"Like most languages I can think of, Wu's data handling is highly based around the concept of variables." - Bruce Lee


Variables are highly dependent on types to decide what they want inside them:

fruit: str = "milk"
fruit = 10

As the smart reader might realize, this code is invalid in the way that it's not okay to store numbers in a str.

By omitting types in you variable declarations, it doesn't mean the variable won't have a type; you simply pass on the job of figuring out the type onto the compiler.

favorite_number: int = 0 # an int, pff
least_favorite := 100 # also an int ?!

Now would you take a look at all these amazing types:

weight: int = 83
height: float = 187.75
name: str = "neils"
letter: char = 'u'
uses_wu: bool = true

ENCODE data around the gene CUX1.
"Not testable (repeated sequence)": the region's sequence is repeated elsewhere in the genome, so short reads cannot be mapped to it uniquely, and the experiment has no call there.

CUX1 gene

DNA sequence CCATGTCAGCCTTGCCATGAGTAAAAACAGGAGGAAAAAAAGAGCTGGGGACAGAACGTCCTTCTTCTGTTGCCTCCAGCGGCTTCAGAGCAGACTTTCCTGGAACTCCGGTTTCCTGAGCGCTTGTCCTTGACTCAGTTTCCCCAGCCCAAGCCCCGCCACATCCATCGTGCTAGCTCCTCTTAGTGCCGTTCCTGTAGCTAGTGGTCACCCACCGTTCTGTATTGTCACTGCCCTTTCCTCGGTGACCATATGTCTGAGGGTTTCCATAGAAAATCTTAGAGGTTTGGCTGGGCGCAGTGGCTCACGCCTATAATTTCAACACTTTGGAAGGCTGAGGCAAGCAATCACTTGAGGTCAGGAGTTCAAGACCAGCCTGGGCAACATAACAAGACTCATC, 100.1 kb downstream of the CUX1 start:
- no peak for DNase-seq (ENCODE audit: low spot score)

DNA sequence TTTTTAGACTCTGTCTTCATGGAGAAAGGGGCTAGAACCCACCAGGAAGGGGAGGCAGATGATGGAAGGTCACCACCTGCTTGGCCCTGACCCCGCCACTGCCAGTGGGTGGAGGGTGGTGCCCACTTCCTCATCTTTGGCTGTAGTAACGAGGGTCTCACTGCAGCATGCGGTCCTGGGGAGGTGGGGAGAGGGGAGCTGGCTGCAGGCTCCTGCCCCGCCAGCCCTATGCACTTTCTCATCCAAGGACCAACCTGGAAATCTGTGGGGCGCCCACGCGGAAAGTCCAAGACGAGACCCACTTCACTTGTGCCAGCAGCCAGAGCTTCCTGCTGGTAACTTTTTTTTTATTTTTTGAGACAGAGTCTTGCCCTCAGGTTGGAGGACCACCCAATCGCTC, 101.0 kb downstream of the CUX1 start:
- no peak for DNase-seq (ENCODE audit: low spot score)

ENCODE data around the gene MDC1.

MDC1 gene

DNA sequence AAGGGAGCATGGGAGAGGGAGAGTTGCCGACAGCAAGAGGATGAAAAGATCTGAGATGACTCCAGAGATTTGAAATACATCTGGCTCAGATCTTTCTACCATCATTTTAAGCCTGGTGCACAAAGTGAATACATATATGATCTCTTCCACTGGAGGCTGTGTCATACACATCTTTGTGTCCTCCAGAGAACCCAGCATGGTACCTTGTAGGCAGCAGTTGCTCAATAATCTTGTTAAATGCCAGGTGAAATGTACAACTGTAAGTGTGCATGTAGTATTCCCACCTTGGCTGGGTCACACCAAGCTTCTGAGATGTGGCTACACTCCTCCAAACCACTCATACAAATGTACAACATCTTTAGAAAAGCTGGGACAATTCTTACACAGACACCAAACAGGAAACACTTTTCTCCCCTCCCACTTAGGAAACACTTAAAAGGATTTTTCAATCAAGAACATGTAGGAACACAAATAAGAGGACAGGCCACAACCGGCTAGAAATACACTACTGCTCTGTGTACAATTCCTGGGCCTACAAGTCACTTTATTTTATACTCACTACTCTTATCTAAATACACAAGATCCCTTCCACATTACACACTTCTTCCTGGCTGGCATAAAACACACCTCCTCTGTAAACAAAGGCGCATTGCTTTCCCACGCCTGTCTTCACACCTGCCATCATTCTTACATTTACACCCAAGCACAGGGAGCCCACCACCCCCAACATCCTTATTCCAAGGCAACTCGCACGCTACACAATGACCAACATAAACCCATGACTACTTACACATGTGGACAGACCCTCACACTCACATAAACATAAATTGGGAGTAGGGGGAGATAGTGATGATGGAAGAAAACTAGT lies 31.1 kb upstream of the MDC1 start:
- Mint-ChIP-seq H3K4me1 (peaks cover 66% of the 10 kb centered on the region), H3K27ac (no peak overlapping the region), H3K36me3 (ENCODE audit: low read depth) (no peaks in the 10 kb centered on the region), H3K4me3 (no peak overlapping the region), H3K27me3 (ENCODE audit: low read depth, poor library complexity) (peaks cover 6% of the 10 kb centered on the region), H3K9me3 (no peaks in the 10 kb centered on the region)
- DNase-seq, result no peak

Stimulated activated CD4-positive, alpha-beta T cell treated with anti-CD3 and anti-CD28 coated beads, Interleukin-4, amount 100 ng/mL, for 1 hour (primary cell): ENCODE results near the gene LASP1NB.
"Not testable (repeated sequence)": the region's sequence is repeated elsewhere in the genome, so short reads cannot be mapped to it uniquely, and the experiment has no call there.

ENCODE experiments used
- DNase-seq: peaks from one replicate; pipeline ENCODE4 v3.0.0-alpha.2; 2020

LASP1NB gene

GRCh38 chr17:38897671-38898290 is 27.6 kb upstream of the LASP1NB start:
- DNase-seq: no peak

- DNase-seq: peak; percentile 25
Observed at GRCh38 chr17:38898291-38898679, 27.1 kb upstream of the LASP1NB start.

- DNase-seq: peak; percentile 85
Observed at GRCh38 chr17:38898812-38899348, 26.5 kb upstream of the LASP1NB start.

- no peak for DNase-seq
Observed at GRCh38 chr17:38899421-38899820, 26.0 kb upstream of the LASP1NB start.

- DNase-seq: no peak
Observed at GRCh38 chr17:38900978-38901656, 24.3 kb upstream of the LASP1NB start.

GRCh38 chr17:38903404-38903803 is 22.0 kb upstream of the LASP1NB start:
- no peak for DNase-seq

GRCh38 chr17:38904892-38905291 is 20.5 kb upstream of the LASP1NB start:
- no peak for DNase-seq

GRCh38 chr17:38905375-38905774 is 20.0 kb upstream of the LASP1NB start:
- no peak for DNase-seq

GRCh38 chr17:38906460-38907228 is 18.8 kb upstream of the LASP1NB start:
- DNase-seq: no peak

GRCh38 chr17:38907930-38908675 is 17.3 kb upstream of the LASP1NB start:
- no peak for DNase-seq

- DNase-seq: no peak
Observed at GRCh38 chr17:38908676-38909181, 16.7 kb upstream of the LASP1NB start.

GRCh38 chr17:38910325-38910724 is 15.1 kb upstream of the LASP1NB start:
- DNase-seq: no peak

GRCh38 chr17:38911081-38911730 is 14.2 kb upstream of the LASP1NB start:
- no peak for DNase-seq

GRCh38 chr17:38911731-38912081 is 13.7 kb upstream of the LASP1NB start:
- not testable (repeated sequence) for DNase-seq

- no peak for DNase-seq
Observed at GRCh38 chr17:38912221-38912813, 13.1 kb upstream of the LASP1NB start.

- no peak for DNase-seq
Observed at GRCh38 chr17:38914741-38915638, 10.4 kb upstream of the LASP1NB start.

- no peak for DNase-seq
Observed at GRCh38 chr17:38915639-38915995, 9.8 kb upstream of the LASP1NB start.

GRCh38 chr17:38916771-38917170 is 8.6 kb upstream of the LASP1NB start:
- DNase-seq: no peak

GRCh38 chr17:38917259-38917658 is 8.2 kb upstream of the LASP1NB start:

Of course, to prevent weird behavior in Wu programs, it's illegal by default to operate values of different types than what is expected. In special scenarios though, it's super useful to be able to use a value as something it isn't(or might be).

This is done using the as keyword:

# this will cold-bloodedly floor 10.5 to 10
banana: int = 10.5 as int

With great power comes great responsibility ... the latter, Wu won't bother you with, thus you might get constructive critique for casting things which should not be cast.

banana: int = "100" as int
wrong: can't cast `str` to `int`
--> projects/spiderman.wu
1 │ banana: int = "100" as int


You can declare multiple values at once like the following:

a, b := 1, 2

These are also useful for returning multiple values:

foo: fun {
1, 2
bar: fun {
return 1, 2